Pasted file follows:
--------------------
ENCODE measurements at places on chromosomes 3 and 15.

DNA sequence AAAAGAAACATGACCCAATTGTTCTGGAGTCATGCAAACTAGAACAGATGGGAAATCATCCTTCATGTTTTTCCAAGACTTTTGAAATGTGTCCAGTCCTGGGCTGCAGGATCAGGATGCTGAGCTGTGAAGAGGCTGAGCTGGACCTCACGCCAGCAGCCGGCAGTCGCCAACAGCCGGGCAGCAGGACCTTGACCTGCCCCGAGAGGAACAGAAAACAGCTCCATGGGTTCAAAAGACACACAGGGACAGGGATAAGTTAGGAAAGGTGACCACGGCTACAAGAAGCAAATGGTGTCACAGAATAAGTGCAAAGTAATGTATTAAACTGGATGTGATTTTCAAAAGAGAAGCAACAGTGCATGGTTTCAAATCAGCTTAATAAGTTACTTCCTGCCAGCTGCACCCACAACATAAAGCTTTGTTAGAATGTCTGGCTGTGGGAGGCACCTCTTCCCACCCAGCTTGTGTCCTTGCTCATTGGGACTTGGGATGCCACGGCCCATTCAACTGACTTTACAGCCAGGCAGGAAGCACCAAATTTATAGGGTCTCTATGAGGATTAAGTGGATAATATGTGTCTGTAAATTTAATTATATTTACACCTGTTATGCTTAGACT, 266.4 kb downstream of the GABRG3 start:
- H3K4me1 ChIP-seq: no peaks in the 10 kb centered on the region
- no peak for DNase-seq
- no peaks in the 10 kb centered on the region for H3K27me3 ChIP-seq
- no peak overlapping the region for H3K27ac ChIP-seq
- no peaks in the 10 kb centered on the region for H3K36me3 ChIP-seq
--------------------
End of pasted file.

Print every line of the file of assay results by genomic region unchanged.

ENCODE measurements at places on chromosomes 3 and 15.

DNA sequence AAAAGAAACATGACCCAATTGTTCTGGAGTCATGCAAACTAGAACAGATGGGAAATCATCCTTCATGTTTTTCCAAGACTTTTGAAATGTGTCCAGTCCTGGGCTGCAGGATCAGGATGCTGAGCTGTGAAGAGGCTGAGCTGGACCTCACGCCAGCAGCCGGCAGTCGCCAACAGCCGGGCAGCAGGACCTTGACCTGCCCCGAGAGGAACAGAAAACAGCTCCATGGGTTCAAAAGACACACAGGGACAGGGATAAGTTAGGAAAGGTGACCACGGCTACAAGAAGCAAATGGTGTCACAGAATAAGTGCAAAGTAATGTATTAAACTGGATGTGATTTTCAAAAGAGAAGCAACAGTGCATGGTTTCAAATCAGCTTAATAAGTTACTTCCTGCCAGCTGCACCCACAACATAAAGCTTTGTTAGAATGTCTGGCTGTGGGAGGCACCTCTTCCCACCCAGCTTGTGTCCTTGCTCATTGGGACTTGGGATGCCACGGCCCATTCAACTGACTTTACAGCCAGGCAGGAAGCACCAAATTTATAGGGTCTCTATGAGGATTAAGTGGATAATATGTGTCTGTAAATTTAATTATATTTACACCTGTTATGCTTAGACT, 266.4 kb downstream of the GABRG3 start:
- H3K4me1 ChIP-seq: no peaks in the 10 kb centered on the region
- no peak for DNase-seq
- no peaks in the 10 kb centered on the region for H3K27me3 ChIP-seq
- no peak overlapping the region for H3K27ac ChIP-seq
- no peaks in the 10 kb centered on the region for H3K36me3 ChIP-seq